Having never heard of this epic tale, I began asking my German friends about it, and many of them had learned it in school. Das Nibelungenlied is an old epic poem, whose manuscripts date back to the 13th century, the authorship of which is unknown. Consider it along the lines of The Iliad and you get the idea. I found the movie so fascinating that I wanted to read the story for myself. While my German is fluent, and I often read German books and regularly read the newspaper and magazines, I knew I couldn’t handle mittelhochdeutsch (German from the middle ages) in poetry form. Happily, there is a contemporary author who has crafted the tale into a novel, and I found his book Hagen von Tronje (by Wolfgang Hohlbein, available at Amazon.de) easy to follow and very enjoyable to read.
Another form of the tale which I have yet to experience is the Ring Cycle by Richard Wagner, a series of 4 epic operas that loosely follow the story of the Nibelungen. In fact, the German title is Der Ring des Nibelungen. This is another form of the tale that I am not sure I am quite ready to consume, although I might enjoy the attempt.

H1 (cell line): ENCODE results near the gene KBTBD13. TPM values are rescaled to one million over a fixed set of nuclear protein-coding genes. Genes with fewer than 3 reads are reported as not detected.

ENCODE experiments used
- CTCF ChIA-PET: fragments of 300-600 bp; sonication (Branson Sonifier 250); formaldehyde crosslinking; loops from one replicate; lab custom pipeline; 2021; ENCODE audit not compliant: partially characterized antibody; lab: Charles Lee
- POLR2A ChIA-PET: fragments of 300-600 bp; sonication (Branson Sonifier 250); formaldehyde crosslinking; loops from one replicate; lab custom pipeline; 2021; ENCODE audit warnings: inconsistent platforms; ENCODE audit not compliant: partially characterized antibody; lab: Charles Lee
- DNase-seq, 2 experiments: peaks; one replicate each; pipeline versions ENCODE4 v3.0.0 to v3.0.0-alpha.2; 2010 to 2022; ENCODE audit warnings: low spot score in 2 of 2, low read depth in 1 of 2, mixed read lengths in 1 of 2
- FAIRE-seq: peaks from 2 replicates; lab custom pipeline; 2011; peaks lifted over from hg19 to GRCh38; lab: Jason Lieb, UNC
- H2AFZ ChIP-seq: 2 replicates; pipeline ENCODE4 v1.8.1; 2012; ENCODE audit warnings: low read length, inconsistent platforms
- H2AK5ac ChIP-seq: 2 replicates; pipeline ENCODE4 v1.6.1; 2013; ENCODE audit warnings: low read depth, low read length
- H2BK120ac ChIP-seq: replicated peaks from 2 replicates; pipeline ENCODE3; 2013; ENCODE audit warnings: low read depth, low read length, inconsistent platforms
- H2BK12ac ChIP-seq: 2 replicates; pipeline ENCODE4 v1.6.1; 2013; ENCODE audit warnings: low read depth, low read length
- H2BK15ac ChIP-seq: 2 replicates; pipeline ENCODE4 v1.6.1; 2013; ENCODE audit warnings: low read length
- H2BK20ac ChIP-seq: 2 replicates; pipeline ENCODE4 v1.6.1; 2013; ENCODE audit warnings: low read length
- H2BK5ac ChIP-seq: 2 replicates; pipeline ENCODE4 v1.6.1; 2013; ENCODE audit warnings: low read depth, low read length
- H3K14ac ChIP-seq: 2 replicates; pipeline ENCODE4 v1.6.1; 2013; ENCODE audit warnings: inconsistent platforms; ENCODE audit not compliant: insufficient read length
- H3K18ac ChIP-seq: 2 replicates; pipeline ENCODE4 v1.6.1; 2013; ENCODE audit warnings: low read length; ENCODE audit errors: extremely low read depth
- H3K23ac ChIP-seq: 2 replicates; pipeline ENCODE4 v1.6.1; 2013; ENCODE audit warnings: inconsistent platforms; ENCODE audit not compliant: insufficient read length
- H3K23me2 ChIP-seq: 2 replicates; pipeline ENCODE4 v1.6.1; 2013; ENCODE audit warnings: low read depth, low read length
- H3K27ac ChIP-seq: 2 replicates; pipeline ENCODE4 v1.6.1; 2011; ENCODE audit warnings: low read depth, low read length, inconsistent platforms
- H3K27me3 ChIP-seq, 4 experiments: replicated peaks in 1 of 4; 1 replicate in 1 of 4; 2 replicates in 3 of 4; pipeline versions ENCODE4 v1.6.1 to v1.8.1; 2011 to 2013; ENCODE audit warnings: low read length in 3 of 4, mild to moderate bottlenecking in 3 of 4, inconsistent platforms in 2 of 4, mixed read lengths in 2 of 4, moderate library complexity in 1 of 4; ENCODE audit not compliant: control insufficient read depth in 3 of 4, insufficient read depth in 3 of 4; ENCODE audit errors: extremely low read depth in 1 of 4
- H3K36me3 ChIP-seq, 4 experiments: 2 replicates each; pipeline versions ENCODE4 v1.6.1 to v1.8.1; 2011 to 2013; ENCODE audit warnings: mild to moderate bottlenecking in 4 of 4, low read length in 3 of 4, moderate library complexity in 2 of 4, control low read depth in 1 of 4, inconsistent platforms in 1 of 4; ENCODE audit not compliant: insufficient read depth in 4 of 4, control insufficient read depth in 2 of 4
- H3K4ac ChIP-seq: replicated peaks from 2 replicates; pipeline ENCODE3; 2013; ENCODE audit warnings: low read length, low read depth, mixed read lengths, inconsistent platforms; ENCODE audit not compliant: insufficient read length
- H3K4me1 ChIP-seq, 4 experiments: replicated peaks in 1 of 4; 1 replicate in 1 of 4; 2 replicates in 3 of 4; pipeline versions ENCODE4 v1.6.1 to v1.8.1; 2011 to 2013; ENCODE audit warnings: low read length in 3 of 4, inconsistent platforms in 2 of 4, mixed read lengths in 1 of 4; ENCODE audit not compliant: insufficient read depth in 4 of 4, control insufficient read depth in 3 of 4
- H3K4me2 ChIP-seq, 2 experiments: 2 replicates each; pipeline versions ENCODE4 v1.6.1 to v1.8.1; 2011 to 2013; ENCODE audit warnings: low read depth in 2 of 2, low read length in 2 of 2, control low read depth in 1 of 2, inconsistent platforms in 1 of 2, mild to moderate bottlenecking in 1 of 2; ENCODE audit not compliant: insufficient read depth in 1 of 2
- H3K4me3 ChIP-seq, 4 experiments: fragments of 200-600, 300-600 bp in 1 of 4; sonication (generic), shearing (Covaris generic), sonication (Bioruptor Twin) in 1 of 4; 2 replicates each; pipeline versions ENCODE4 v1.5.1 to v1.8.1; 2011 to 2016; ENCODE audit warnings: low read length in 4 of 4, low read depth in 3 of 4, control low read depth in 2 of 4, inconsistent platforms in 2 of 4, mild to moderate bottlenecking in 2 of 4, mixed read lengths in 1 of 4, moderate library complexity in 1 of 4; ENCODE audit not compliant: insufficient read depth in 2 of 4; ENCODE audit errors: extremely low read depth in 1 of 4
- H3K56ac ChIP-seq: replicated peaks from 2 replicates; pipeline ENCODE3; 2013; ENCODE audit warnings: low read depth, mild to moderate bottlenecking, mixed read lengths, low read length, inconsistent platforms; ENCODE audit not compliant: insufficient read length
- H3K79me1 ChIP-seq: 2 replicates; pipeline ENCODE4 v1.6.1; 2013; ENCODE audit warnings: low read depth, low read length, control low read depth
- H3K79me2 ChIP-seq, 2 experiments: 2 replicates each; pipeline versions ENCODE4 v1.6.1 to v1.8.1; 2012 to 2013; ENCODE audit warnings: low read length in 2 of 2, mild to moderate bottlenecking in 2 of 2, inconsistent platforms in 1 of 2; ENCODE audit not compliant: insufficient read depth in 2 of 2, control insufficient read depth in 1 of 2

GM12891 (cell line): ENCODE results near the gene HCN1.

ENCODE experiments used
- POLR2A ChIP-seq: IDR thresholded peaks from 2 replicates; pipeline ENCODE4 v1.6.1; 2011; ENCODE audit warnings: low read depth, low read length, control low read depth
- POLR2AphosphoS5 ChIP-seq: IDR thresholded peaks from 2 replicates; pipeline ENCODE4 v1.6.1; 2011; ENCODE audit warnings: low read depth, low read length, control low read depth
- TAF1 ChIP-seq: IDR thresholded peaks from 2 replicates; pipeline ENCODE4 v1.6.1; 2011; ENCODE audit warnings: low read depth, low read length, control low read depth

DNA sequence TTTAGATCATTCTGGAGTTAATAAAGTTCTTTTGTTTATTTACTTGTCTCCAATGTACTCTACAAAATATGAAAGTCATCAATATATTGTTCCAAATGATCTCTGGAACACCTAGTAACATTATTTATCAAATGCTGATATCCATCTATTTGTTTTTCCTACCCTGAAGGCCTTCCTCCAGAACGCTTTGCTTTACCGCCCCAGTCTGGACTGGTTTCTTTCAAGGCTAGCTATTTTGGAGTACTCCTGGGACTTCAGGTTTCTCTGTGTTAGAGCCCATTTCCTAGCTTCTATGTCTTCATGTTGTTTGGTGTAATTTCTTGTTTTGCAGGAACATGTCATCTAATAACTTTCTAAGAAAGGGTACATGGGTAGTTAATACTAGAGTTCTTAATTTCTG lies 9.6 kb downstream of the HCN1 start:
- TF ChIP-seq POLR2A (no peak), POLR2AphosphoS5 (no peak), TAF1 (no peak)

I can highly recommend either the 1924 silent film or the novel format of the epic as a good starting place for learning this mythical tale. Don’t worry – you won’t feel like you are back in grade 10 Literature class, and there is no quiz at the end. The benefit is in your deepened understanding of German cultural references (Yes! They regularly reference this tale when referring to things like the Nibelungentreue, and have done so throughout history).